Wednesday, 27 July 2016

Renault Captur Review

by Craig Duff · CarsGuide

What we like

  • Good value
  • Secure roadholding and one of the better steering feels in the class
  • Looks will grab attention

What we don't

  • No rear side airbags
  • Two-tone paintjob is significantly more expensive on the Expression

It's all about the look with the Renault Captur, from the optional two-tone exterior styling to the dimpled surfaces, coloured zippers and bright plastic highlights in the cabin.
But there's a method behind the interior-designer madness.
The surfaces will be easy to wipe down, which will endear them to parents with young kids and 20-somethings who tend to live in their vehicles on weekends away. The same applies to the zip-off cushion covers standard in the top-end Dynamique and a $600 option for the Expression.

While the looks will grab the most attention, it's the underpinnings of the Renault that will appeal to diehards used to the brand's hot hatches.

The stiffened suspension definitely puts it at the sporty end of the light SUV brigade. The occasionally jumpy ride is compensated for by secure roadholding and one of the better steering feels in the class. Unfortunately the pace, in either 900cc turbo three-cylinder manual guise or 1.2L turbo four-cylinder auto guise, is at the more moderate end of the scale.

The Captur is destined to be a hit in the same way as the Clio light car it is based on. This baby SUV is a smart mix of stylish looks and decent standard features that justify adding it to the list when shopping for a high-riding crossover.


The pricing lands the Captur in the heart of an increasingly competitive segment.

Standard gear includes a seven-inch touchscreen with satnav and a reversing camera, auto lights and wipers, keyless entry and a sliding rear bench seat that can mix and match rear legroom with cargo capacity. With the seats in their most forward position, cargo space is a very impressive 445 litres.

The next step up gets the same interior features but with a six-speed twin-clutch automatic matched to a 1.2-litre four-cylinder.

The Dynamique tops the rangewith a standard two-tone paintjob that's aoption on the Expression, along with fog lights with a cornering function, 17-inch alloy rims and the washable zip-off seat covers.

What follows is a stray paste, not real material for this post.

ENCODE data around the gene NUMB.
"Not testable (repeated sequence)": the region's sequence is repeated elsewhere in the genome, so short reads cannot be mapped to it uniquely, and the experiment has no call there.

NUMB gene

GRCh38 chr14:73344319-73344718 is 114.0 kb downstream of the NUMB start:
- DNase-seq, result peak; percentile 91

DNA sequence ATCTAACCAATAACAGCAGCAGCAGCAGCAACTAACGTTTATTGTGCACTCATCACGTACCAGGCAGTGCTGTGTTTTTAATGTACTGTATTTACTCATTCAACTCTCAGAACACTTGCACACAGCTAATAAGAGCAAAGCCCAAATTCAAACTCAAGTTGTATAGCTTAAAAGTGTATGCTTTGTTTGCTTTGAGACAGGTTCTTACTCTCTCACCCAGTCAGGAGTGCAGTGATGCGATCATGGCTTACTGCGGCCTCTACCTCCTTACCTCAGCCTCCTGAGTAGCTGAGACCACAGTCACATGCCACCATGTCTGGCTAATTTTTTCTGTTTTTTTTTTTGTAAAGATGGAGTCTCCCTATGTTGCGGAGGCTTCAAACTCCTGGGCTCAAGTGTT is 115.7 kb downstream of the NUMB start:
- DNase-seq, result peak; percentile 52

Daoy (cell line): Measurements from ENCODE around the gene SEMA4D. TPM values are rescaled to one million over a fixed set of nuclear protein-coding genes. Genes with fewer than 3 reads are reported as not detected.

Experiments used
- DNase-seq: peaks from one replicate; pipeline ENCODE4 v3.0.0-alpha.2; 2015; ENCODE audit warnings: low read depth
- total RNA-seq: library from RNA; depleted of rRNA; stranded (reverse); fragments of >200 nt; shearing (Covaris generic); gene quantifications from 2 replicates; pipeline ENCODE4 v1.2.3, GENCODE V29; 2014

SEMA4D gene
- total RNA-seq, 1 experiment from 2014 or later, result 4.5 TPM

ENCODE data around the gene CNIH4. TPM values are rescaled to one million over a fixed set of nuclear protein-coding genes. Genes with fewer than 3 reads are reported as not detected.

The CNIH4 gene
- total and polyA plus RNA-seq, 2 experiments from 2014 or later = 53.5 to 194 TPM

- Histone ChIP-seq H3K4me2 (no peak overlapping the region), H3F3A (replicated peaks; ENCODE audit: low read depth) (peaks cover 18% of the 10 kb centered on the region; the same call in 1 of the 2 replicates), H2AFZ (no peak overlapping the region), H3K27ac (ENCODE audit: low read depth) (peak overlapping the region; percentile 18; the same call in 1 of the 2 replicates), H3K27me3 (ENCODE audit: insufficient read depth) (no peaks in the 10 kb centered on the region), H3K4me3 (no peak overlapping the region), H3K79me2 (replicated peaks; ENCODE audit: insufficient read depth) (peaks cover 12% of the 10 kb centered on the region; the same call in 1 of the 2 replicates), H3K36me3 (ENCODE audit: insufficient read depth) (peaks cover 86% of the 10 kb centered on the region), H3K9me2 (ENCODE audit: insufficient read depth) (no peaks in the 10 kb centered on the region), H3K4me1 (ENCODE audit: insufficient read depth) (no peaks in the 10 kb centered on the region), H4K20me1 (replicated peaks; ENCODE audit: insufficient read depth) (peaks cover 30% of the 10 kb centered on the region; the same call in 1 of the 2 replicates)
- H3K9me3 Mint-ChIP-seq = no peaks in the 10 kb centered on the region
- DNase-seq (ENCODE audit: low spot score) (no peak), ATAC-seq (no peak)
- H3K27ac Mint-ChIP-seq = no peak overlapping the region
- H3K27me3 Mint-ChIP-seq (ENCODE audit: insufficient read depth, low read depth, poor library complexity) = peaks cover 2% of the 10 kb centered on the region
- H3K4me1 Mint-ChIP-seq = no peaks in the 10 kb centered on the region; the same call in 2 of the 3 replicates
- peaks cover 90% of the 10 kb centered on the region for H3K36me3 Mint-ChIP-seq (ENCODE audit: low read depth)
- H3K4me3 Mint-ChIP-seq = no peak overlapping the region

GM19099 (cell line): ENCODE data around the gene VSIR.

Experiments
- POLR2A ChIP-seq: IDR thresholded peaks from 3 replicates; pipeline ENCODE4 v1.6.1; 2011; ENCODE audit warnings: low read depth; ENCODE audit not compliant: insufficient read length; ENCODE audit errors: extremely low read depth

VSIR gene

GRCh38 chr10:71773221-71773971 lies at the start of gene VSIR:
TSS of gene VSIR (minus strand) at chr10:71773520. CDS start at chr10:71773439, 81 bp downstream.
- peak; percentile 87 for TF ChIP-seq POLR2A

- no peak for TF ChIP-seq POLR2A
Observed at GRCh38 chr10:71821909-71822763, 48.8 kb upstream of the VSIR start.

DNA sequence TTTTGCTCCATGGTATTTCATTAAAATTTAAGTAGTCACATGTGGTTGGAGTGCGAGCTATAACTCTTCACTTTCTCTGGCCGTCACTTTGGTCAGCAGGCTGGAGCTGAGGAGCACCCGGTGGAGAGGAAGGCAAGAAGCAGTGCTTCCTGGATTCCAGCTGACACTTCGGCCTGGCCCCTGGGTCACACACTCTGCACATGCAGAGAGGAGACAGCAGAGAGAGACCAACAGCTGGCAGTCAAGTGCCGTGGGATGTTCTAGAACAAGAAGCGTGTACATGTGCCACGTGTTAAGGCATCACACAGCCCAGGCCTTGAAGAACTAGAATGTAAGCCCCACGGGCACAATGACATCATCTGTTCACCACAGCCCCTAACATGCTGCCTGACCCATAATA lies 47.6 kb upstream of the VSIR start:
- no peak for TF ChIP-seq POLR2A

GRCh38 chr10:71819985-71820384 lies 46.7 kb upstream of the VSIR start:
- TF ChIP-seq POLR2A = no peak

There are, however, two notable omissions: the Captur doesn't have rear side airbags. Altough, it still gets five stars from the official ANCAP testing regime.


The Captur rides 163mm off the ground and its hip point — the level of the seat squab — is 100mm higher than in a Clio. That makes it easier to get in and out and the doors open wide enough to allow that.

The in-car entertainment is handled by a seven-inch touchscreen with satnav. The graphics are functional if not first rate.There's an enhanced R-Link infotainment system with upgraded sound system for a bit extra, a choice of wheel colours, orange/green/blue interior trim accents and a range of decals. Personalisation is a trend brands are looking to leverage.

Carsguide's first experience is in the triple-cylinder with a five-speed manual box. The sliding rear bench seat means four adults can squeeze into the Renault without needing to dislocate limbs. The back seat position is upright and the pews are flat but the essentials, head, leg and shoulder room, are all catered for.

The ride itself is choppy at urban pace over sharp-ridged bumps and expansion joints, especially in the back where the torsion beam rear end can crash over hits. It handles faster, open roads with shallower ruts with far more decorum.

Momentum has to be maintained on the 0.9L model by regular applications of the gearshift. It's a light throw and the five forward ratios are well spaced to match the rorty, snarly nature of the engine, which effectively winds out of puff at 5000rpm.

Acceleration is acceptable and it rolls easily along the freeway at 110km/h, though overtaking moves would need to be well planned.

The 1.2L is just on a second quicker to 100km/h and feels it both off the mark and during in-gear acceleration. The six-speed dual-clutch auto hesitates off the mark and isn't as crisp on the changes as more advanced models.

It does help keep fuel use down to 5.4L/100km, though on a hard test we saw mid-sevens on both engines.


Differences in design and layout should capture fans for this mini SUV. It has the price, packaging and high-riding position to earn a slice of the fastest growing segment in town.

2015 Renault Captur

Engines: 0.9L turbo three-cylinder, 66kW/135Nm; 1.2L turbo four-cylinder, 88kW/190Nm

Transmissions: 5-speed manual, 6-speed twin-clutch auto

Thirst: 4.9L/100km; 5.4L/100km

Dimensions: 4122mm (L), 1778mm (W) 1566mm (H)

Weight: 1100-1180kg

Spare: Spacesaver

Convinced to get your own? Contact Group 1 Renault and ask about the Renault Captur Price today.

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